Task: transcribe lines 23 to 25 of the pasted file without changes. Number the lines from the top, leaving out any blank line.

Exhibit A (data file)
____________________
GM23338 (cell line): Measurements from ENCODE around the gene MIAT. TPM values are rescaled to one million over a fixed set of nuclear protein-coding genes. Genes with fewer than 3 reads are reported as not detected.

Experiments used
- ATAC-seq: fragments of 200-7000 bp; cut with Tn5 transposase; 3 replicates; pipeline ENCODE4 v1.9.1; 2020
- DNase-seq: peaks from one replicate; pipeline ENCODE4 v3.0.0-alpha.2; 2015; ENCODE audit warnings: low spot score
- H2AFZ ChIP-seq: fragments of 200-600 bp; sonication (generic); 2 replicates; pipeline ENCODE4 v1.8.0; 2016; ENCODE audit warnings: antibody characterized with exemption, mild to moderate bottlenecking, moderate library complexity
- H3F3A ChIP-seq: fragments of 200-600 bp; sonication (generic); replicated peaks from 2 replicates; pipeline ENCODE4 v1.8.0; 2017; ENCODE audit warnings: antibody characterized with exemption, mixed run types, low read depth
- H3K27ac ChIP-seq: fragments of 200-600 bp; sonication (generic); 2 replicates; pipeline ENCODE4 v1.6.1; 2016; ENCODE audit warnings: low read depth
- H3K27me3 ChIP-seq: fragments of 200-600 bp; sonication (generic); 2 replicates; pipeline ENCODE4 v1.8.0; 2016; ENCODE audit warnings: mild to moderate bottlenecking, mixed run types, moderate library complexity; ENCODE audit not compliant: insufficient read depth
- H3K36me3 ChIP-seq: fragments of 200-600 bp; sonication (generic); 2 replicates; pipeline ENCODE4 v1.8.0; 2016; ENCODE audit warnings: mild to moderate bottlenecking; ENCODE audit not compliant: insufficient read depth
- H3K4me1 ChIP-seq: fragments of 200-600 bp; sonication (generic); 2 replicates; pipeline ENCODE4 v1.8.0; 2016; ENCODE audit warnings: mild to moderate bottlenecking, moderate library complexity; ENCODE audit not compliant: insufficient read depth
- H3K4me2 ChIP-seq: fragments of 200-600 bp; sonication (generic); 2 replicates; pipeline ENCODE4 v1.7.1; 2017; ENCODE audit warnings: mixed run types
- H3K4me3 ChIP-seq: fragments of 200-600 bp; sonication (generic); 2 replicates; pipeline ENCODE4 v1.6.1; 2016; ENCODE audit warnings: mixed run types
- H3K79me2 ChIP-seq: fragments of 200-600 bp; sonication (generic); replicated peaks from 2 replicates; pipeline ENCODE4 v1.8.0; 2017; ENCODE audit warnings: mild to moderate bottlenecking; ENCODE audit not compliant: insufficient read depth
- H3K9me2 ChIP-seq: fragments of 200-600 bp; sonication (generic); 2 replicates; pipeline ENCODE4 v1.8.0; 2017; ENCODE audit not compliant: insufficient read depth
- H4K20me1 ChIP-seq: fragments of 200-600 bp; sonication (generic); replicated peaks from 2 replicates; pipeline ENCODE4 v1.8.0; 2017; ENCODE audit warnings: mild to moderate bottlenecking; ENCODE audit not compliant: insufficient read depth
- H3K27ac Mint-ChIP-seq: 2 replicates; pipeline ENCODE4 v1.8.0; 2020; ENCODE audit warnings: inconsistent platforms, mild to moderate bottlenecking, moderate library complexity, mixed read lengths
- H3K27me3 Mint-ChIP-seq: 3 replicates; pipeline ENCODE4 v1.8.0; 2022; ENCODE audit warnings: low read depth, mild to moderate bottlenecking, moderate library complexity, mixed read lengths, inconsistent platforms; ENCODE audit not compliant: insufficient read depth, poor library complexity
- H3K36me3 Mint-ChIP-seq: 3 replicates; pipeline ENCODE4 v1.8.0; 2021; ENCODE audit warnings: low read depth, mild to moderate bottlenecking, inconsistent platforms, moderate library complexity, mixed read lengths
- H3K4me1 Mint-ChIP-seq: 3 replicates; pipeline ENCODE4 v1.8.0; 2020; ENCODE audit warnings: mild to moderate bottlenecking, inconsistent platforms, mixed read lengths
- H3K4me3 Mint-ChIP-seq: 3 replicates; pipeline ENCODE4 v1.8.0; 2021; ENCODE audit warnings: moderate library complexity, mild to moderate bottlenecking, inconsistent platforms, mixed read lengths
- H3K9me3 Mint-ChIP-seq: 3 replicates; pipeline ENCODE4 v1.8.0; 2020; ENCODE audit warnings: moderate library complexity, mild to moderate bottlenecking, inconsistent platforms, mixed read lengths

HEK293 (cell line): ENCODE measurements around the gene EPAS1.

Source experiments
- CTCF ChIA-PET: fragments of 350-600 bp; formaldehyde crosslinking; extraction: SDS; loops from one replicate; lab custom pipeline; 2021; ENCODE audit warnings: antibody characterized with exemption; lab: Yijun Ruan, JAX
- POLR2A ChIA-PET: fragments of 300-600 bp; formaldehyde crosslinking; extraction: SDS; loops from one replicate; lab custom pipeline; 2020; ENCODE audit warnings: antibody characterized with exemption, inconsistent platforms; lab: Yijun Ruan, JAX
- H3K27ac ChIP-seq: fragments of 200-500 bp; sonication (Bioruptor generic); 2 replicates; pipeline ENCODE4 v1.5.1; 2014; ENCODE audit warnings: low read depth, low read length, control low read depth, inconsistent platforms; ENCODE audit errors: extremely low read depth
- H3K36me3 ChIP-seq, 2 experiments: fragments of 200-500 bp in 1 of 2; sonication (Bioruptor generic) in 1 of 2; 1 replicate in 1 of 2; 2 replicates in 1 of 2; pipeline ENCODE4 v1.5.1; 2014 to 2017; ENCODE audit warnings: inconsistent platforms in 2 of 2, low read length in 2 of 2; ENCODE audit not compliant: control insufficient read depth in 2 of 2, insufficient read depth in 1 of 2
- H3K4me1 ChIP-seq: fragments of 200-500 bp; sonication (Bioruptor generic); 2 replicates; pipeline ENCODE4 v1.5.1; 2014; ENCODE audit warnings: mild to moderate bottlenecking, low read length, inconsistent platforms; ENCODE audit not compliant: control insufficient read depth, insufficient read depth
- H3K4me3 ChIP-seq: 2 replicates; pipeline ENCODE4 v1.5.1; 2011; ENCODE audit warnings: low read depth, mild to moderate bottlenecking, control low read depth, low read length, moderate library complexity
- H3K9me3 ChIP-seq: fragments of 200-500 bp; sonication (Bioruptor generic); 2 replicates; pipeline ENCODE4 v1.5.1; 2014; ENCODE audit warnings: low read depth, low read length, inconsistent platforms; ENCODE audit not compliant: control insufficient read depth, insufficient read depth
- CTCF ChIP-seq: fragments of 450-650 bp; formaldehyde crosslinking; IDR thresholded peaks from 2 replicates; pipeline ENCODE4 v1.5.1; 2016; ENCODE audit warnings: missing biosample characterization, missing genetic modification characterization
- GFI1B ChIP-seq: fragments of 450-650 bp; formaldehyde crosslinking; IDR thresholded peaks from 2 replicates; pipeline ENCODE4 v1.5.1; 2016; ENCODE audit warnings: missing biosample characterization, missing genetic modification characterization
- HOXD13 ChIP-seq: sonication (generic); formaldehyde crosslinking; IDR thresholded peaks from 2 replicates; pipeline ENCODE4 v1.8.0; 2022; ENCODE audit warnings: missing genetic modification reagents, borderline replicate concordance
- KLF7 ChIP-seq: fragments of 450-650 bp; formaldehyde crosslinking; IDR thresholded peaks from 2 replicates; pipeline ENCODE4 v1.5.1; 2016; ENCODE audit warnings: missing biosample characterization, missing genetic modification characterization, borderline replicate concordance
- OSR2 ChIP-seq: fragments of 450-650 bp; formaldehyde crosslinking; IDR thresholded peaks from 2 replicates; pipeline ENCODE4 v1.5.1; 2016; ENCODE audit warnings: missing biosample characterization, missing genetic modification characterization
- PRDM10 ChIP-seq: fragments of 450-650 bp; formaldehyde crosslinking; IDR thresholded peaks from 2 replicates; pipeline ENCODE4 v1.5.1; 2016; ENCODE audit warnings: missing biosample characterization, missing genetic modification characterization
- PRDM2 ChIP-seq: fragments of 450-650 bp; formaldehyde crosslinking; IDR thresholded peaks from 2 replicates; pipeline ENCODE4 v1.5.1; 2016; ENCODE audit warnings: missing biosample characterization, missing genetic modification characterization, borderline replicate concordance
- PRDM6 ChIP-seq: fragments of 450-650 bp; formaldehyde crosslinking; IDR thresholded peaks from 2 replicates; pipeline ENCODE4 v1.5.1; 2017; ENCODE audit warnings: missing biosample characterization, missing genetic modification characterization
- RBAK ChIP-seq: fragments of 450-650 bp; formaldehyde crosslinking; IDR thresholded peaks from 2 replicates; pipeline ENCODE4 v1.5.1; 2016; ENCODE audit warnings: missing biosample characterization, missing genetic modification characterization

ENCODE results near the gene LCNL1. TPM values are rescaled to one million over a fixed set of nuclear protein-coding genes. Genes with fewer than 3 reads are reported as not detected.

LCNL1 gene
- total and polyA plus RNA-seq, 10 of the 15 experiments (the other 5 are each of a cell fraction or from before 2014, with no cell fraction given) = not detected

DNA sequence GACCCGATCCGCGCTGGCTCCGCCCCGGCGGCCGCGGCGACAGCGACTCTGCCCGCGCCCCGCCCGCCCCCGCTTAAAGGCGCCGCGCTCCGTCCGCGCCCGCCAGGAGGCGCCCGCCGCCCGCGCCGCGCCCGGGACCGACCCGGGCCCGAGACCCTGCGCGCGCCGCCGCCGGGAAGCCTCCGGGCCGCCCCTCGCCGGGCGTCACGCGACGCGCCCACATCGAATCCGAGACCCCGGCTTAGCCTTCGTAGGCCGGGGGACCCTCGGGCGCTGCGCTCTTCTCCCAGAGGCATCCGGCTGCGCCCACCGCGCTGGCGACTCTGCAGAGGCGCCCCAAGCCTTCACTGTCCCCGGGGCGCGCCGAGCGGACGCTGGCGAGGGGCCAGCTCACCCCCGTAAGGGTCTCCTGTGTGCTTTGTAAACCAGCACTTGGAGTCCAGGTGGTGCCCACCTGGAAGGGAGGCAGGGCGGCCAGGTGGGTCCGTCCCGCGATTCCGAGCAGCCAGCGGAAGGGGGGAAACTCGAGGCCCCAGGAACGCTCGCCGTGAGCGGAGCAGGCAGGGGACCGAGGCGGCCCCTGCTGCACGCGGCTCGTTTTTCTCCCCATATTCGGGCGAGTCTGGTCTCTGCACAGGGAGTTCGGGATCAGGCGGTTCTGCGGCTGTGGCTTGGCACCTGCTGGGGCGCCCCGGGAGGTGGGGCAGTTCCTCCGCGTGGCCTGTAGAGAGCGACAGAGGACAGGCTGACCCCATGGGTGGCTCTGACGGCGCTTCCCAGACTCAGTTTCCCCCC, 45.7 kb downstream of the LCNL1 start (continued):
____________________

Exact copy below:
Source experiments
- CTCF ChIA-PET: fragments of 350-600 bp; formaldehyde crosslinking; extraction: SDS; loops from one replicate; lab custom pipeline; 2021; ENCODE audit warnings: antibody characterized with exemption; lab: Yijun Ruan, JAX
- POLR2A ChIA-PET: fragments of 300-600 bp; formaldehyde crosslinking; extraction: SDS; loops from one replicate; lab custom pipeline; 2020; ENCODE audit warnings: antibody characterized with exemption, inconsistent platforms; lab: Yijun Ruan, JAX